Senate Minority Leader Charles E. Schumer is, predictably, louder and more animated than his predecessor as Democratic leader, Nevada’s Harry Reid. When Democrats addressed the media in the Capitol’s Ohio Clock Corridor after weekly policy lunches, reporters often needed to huddle as close to the lectern as possible just to hear Reid over background noise. There is no such problem with Schumer. 

And this week, the first full one of the Trump White House, a fired-up  Schumer emerged from Tuesday’s Democratic caucus lunch with reinforcements in the form of two lieutenants with particular interest in the New York’s message of the day on trade policy.

Democratic Lawmakers Feel Boost from Women’s March
Minority party hopes movement will help Congress rein in Trump

Protesters march down Independence Avenue in Washington, holding signs during the women’s march on Saturday, the day after the inauguration of Donald Trump as the 45th president of the United States. (Bill Clark/CQ Roll Call)

The Capitol Dome was more than just a symbolic backdrop for Saturday’s Women’s March on Washington. It was the intended target of hundreds of thousands of voices of frustration with President Donald Trump.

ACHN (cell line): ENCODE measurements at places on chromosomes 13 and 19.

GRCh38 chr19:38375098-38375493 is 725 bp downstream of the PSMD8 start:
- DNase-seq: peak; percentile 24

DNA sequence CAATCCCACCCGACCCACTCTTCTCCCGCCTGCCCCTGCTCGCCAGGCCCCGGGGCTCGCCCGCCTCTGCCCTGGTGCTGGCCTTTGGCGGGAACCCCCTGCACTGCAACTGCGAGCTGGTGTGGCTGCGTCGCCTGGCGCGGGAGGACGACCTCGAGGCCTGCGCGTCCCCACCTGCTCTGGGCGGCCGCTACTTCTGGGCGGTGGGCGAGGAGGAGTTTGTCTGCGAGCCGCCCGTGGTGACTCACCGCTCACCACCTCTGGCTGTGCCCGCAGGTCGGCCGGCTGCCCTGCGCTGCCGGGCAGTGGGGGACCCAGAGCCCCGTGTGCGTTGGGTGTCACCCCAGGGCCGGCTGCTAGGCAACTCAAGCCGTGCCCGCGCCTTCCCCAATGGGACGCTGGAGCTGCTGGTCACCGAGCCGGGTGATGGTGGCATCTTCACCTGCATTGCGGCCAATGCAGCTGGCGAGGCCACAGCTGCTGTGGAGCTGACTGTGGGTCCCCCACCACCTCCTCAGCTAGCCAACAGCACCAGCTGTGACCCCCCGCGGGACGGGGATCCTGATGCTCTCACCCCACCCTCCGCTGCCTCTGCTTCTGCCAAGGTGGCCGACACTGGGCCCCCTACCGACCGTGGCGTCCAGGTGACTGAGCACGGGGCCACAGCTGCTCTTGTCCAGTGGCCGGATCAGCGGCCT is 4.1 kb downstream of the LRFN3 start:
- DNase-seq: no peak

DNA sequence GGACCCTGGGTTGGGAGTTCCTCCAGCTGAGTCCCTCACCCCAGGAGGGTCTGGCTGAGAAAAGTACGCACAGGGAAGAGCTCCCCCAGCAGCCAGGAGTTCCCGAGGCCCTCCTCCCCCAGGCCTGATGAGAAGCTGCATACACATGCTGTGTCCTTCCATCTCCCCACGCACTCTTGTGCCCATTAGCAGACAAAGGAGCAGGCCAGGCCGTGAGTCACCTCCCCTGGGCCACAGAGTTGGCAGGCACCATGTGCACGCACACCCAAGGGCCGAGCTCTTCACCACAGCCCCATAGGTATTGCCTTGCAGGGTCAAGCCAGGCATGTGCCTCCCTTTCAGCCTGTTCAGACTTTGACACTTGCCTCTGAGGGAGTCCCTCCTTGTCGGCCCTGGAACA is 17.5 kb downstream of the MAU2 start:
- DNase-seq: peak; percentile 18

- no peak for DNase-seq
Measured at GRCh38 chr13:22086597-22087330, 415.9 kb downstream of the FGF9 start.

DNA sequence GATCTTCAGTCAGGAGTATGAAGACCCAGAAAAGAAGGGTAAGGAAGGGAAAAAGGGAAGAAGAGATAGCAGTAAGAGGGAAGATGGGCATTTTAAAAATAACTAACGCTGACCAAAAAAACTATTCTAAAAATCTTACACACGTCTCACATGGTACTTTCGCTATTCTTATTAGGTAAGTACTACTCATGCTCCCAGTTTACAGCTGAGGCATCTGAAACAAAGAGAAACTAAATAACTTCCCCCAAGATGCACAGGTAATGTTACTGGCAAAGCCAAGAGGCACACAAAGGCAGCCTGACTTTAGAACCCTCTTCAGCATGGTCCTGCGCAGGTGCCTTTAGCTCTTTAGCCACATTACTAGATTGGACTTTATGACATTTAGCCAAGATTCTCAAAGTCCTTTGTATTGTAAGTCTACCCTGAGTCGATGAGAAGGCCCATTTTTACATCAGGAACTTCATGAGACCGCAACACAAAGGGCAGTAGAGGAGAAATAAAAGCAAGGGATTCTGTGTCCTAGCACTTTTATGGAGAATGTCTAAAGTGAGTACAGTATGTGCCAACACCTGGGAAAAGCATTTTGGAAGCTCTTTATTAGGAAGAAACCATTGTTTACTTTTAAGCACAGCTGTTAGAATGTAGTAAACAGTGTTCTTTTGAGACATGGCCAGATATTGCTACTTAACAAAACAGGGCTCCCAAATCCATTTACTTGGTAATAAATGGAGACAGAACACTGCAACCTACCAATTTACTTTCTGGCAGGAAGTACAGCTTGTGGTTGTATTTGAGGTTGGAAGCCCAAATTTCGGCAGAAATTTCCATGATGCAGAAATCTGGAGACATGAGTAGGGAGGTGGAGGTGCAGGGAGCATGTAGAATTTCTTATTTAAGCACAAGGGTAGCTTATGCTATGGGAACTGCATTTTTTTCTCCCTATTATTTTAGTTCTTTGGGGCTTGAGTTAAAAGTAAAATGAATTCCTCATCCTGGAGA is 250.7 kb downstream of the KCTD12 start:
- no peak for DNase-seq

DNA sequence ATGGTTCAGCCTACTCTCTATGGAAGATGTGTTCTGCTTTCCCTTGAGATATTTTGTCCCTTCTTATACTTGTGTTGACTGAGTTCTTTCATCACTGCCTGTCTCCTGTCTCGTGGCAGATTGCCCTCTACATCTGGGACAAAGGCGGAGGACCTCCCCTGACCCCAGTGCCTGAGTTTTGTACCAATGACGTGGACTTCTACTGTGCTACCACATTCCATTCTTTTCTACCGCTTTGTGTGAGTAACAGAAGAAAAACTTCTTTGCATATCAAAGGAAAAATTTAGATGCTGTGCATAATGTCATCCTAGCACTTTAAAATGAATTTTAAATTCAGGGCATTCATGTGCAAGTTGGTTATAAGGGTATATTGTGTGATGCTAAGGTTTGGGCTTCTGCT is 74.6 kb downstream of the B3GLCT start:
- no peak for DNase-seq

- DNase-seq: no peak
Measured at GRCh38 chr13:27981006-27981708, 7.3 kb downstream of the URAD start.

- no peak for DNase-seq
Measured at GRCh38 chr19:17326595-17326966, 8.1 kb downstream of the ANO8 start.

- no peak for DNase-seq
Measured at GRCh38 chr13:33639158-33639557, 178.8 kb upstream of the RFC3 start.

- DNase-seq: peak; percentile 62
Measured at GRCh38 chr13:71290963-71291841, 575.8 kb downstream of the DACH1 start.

For all of the anti-Trump placards — both crude and shrewd — many marchers descended on the nation’s capital to send a message to the branch of government that, they hope, will be a check on the new president.

The Final Dignity of Hillary Clinton
An example for the nation: Time to move forward

Hillary Clinton, seen here at inauguration, shows America again and again that it’s returning from failure that matters, Murphy writes. (Tom Williams/CQ Roll Call)

I can’t remember how many times in the last three months I have typed “the final indignity of Hillary Clinton.” Even for a woman who has been in the spotlight for decades, she seems to have had more than her fair share.

Had she not run for the Senate as first lady, it’s possible that Clinton’s final indignity would have been her husband’s betrayals, literally in the Oval Office, after she had supported him for years. But after a failed impeachment against him and a New York listening tour for her, “Mrs. Clinton” became “Sen. Clinton” and she was on her way to a political career of her own.

Senate to Vote on at Least Two Cabinet Nominees Friday
Democrats are calling for more time to vet controversial nominees

Schumer said Democrats want more time to vet nominees. (Tom Williams/CQ Roll Call)

The Senate is expected to vote on at least two of President-elect Donald Trump’s Cabinet nominees after he is sworn in on Friday. 

Senate Minority Leader Charles E. Schumer said Thursday that he expected votes on retired Gens. John Kelly to be the next Homeland Security secretary and James Mattis to lead the Defense Department. Schumer also said debate will begin on Kansas Rep. Mike Pompeo’s nomination to be the CIA director, with a vote possible on Friday or early next week.